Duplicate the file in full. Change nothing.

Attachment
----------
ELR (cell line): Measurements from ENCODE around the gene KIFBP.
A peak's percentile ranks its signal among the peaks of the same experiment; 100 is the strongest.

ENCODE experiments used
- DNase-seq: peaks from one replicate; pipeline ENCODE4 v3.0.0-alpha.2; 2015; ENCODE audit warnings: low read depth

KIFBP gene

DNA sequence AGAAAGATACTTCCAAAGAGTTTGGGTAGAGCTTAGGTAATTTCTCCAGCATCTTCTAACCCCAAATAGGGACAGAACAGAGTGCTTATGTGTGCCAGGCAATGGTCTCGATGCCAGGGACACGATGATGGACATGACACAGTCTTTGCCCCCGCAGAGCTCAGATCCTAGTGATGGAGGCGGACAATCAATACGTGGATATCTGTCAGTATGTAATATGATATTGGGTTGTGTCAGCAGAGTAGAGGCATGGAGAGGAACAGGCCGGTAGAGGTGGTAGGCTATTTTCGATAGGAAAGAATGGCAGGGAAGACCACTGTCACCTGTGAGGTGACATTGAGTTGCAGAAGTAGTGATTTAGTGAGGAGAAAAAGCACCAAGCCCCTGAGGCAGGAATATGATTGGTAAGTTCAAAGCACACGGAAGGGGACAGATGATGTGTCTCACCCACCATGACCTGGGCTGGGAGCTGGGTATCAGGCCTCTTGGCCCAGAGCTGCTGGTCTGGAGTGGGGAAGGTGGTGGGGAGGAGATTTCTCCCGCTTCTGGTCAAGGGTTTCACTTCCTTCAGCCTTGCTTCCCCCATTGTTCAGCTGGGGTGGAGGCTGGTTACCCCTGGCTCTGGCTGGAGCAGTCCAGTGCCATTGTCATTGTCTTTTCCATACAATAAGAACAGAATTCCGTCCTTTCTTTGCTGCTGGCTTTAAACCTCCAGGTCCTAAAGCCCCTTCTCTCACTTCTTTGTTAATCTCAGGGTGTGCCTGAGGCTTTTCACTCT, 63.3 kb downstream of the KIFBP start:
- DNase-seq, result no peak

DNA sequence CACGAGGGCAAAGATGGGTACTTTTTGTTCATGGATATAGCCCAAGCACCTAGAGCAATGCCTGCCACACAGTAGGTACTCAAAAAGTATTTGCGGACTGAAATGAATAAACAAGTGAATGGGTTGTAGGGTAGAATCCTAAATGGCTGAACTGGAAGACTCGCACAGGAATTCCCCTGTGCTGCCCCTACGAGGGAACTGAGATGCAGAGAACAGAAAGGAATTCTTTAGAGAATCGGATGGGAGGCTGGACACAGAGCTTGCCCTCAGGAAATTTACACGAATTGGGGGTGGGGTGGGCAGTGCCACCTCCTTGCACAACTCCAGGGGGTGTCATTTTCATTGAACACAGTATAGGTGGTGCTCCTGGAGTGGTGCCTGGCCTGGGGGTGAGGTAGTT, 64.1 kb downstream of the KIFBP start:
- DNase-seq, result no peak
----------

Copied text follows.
ELR (cell line): Measurements from ENCODE around the gene KIFBP.
A peak's percentile ranks its signal among the peaks of the same experiment; 100 is the strongest.

ENCODE experiments used
- DNase-seq: peaks from one replicate; pipeline ENCODE4 v3.0.0-alpha.2; 2015; ENCODE audit warnings: low read depth

KIFBP gene

DNA sequence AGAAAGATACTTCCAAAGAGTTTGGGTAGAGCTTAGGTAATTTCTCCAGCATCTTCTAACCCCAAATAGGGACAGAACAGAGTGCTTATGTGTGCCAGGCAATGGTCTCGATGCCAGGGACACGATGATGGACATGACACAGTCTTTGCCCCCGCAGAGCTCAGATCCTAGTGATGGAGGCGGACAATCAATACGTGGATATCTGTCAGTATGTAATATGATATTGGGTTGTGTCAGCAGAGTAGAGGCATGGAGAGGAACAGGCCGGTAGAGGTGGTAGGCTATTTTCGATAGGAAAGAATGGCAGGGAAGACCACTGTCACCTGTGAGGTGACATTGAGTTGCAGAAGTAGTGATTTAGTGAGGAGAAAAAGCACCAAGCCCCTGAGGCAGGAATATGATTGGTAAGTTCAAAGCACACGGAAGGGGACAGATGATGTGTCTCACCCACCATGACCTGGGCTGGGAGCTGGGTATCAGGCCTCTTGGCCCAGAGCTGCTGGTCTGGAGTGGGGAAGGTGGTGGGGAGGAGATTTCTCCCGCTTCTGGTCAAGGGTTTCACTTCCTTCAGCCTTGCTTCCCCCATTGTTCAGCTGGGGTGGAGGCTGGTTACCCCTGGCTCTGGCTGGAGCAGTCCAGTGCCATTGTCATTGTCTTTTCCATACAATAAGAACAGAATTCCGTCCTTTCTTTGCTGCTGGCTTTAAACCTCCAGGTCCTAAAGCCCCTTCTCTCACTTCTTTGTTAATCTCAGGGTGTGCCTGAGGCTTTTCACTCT, 63.3 kb downstream of the KIFBP start:
- DNase-seq, result no peak

DNA sequence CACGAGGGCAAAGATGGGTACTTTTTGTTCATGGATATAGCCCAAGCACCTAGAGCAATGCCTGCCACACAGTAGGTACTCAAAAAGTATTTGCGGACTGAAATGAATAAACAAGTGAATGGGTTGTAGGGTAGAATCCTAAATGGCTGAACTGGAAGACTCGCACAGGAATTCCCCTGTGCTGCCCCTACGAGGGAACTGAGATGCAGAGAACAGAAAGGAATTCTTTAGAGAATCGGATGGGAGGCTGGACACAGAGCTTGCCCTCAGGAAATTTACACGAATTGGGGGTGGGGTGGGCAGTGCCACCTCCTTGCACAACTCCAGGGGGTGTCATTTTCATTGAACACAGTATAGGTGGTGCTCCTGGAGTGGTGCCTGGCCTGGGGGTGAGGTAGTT, 64.1 kb downstream of the KIFBP start:
- DNase-seq, result no peak